“It’s just hypocritical. The UK offers world-class healthcare to severely disabled children. Their families are provided with extensive social support. We pride ourselves on dismantling the barriers facing disabled members of society. So why are we aborting 90% of unborn disabled children?”
For Westminster student Ben this is not a theoretical question. When his wife Valentina was expecting their second child, an ultrasound scan revealed a number of serious health issues.
“After 3 months of tortuous waiting and more scans, we were given a 25% chance that our son would survive infancy. When the doctors offered us an abortion, we refused. We knew that this child was God’s gift to us. Healthy or not, he had been entrusted to our care as his parents.”
What we had been through was, for most people, a 'no-brainer' reason to abort.
Ben and Valentina’s son nearly died within a few days of birth. He continued in hospital for six months, in and out of intensive care. He had such a range of health problems that his care required the expertise of twenty medical teams. When their son finally came home, Ben and Valentina wrote in a prayer letter to friends that life often “felt like an experience of waterboarding - drowning in pain and frustration, only breathing again in order to feel more torment.”
“Throughout this time abortion became a personal concern for us. What we had been through was, for most people, a “no-brainer” reason to abort. But we have found that through this ordeal, our convictions on the matter of abortion did not change and have actually grown much deeper. We now understand better than we ever did before why some women might have an abortion, but feel more strongly that they should not.”
The issue continued to churn inside me. I realised that very few books have been written by UK-based authors on this subject.
Opportunities arose for Ben to speak on abortion. He turned up to one event to address 50 students, coming straight from a sleepless night in hospital with his son. Despite the exhaustion, he felt God’s help as he opened up the Bible’s teaching on a topic that most of his listeners had never heard addressed before. “The hunger to learn was palpable. I was struck by the immediate interest amongst these young Christians. Several of those attending began to share what they’d learned with friends. One student told me that she now wanted to use her life to speak up about this issue.”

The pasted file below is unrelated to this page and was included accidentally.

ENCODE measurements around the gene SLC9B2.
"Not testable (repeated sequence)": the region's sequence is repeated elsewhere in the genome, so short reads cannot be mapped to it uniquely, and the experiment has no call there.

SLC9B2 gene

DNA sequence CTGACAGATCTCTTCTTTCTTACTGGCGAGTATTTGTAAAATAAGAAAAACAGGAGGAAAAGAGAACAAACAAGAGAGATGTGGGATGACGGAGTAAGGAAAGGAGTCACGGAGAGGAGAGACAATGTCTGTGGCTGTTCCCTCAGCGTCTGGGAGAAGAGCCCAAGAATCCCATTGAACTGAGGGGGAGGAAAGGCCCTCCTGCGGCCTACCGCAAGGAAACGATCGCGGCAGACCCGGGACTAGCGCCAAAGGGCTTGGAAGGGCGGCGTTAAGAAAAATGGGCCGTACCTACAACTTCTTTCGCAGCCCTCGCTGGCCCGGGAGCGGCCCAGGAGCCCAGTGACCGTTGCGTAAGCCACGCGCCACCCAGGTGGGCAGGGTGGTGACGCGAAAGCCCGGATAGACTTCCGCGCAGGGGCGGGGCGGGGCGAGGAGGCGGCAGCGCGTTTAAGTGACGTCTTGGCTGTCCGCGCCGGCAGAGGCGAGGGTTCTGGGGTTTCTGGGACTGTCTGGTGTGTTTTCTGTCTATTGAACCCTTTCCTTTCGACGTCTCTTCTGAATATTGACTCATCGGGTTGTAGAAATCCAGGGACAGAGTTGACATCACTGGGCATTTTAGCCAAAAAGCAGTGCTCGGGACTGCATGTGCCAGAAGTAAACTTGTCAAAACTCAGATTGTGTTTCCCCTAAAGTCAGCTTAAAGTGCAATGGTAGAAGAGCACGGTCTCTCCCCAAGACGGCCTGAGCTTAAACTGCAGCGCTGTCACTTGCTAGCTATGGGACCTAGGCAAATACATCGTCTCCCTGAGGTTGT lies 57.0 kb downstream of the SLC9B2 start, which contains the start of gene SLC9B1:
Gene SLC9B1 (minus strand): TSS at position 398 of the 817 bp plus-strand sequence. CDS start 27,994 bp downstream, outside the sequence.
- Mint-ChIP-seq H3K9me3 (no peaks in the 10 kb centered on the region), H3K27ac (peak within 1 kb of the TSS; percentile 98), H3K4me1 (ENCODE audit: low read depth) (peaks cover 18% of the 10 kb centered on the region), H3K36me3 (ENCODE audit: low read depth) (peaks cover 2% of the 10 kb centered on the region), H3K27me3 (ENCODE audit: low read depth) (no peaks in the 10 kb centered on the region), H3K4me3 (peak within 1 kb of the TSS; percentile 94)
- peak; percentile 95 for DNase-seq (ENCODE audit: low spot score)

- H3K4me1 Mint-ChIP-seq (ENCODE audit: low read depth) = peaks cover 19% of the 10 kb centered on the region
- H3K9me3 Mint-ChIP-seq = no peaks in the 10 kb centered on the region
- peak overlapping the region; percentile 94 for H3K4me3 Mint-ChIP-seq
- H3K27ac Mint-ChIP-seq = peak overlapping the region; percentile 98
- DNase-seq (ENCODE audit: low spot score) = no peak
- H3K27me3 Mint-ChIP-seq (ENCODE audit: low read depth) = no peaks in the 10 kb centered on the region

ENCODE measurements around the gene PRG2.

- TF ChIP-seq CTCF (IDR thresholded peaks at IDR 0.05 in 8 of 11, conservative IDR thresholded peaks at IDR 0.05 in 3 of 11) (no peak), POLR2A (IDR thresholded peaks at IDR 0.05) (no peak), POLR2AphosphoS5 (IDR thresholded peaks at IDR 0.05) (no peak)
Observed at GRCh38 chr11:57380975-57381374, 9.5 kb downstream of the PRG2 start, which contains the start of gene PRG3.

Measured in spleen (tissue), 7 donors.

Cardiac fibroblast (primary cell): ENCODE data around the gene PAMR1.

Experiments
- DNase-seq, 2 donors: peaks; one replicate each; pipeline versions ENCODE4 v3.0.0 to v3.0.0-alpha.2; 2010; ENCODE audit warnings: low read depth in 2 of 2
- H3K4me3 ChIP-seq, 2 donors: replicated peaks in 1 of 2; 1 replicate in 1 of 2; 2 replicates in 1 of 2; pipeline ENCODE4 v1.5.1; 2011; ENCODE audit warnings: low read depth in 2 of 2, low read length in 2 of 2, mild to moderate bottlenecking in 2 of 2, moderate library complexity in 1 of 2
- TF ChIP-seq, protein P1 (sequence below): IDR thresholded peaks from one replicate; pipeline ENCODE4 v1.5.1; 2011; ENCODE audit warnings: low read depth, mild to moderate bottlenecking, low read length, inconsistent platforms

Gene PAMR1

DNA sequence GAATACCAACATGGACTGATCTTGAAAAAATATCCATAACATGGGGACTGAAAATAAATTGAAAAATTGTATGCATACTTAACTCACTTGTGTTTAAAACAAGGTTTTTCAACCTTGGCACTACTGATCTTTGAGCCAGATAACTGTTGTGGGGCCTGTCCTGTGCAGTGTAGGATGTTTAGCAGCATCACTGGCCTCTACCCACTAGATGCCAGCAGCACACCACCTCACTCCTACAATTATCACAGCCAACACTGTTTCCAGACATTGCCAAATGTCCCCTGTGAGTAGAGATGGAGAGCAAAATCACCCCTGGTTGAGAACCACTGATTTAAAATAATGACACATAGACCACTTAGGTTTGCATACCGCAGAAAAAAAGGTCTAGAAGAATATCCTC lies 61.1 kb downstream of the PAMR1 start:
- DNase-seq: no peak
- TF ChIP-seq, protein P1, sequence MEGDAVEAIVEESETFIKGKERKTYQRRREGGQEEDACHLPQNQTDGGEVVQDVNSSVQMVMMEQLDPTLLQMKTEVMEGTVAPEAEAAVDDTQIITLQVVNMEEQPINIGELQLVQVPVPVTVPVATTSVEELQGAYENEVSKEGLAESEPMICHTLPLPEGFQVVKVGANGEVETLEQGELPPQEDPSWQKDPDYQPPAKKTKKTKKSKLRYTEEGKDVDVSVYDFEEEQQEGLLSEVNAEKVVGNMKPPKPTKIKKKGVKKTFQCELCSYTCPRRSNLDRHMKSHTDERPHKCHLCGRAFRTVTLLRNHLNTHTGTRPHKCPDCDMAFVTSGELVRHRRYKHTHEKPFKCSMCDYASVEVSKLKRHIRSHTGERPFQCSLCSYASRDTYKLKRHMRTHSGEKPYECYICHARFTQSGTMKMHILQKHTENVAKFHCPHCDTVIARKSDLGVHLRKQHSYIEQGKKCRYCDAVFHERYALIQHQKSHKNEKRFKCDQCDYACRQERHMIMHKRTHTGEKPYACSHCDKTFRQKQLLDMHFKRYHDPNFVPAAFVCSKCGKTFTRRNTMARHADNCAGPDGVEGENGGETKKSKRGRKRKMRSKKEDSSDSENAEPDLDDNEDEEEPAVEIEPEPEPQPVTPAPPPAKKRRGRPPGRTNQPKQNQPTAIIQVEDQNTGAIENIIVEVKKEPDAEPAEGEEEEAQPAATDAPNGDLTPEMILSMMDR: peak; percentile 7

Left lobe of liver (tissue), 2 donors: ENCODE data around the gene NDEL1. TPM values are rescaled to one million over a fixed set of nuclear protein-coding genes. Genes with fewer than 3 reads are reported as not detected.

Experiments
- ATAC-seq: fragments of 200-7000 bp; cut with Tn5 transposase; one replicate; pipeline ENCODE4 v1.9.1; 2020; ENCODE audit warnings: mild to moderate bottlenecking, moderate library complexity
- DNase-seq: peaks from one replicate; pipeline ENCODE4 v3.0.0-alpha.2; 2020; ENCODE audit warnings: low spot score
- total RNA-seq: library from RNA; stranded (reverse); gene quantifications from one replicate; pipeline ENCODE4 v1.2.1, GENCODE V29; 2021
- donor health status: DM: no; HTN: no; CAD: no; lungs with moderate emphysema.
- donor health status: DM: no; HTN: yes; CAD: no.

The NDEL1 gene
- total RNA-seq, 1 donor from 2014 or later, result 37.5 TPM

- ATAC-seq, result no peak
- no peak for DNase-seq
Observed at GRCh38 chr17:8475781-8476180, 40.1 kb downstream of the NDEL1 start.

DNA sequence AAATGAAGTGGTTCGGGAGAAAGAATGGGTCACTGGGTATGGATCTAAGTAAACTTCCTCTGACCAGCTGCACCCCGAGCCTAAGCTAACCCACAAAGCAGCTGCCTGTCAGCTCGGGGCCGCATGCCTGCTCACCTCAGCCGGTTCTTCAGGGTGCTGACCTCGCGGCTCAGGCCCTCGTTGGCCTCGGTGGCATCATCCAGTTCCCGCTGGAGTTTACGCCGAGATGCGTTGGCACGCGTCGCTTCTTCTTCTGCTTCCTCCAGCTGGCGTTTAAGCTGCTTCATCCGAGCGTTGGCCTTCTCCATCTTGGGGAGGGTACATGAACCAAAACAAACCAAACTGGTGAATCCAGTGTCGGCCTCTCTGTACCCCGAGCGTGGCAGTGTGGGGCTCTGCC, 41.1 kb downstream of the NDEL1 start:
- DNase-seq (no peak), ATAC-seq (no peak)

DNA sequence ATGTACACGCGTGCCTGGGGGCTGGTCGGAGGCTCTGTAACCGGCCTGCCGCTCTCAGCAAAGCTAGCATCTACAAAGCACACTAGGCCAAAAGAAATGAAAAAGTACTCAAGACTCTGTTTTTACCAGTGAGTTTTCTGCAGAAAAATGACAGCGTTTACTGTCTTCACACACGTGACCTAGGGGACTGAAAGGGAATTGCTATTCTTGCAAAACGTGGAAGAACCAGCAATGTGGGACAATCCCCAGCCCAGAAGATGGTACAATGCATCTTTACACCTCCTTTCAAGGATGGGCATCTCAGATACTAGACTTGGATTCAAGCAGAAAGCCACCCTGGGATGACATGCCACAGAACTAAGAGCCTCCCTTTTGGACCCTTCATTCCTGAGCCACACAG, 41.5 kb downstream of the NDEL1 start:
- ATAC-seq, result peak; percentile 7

Ben started to dig deeper. As he searched for Christian teaching about abortion he was struck by the silence of the evangelical church in the UK.
“The issue continued to churn inside me. I realised that very few books have been written by UK-based authors on this subject. When my wife Valentina and another friend advised me to write something myself, I contacted Chris Richards, a consultant paediatrician and elder in a local church. After much thought and prayer, my wife and I co-authored this book on abortion with him.”
We must not just be ‘anti-abortion’, but clearly ‘pro-life’.
“The aim of the book is to rouse the evangelical church in the UK to repentance on the issue of abortion. Our prayer is that Christians will stop ignoring this controversial subject and make a real difference in the wider culture.” As Senior Minister of Hope Church in Tyneside, Ben has a particular burden to rouse fellow pastors. “There is a crying need to start teaching clearly and boldly what the Bible says about the status of every unborn child as a human person from conception who deserves our love and protection. But it is critically important that our commitment to speaking the truth about abortion is matched by our sacrificial care of pregnant women and those who have had an abortion. We must not just be ‘anti-abortion’, but clearly ‘pro-life’.”
Interacting with lecturers and the community of students in Newcastle has been invaluable.
Ben combines ministry with part-time study at Westminster to deepen his own theological knowledge. “I chose Westminster primarily because of the in-person element. Alongside the heart-warming and mind-stretching lectures, interacting with lecturers and the community of students in Newcastle has been invaluable. It’s a real help to bounce ideas off others over lunch or coffee. As an Anglican myself, it’s also been great to interact with believers from several other denominations. I’ve realised how much I share with these fellow students in our common love for the Lord Jesus Christ and our desire to serve him and make him known.”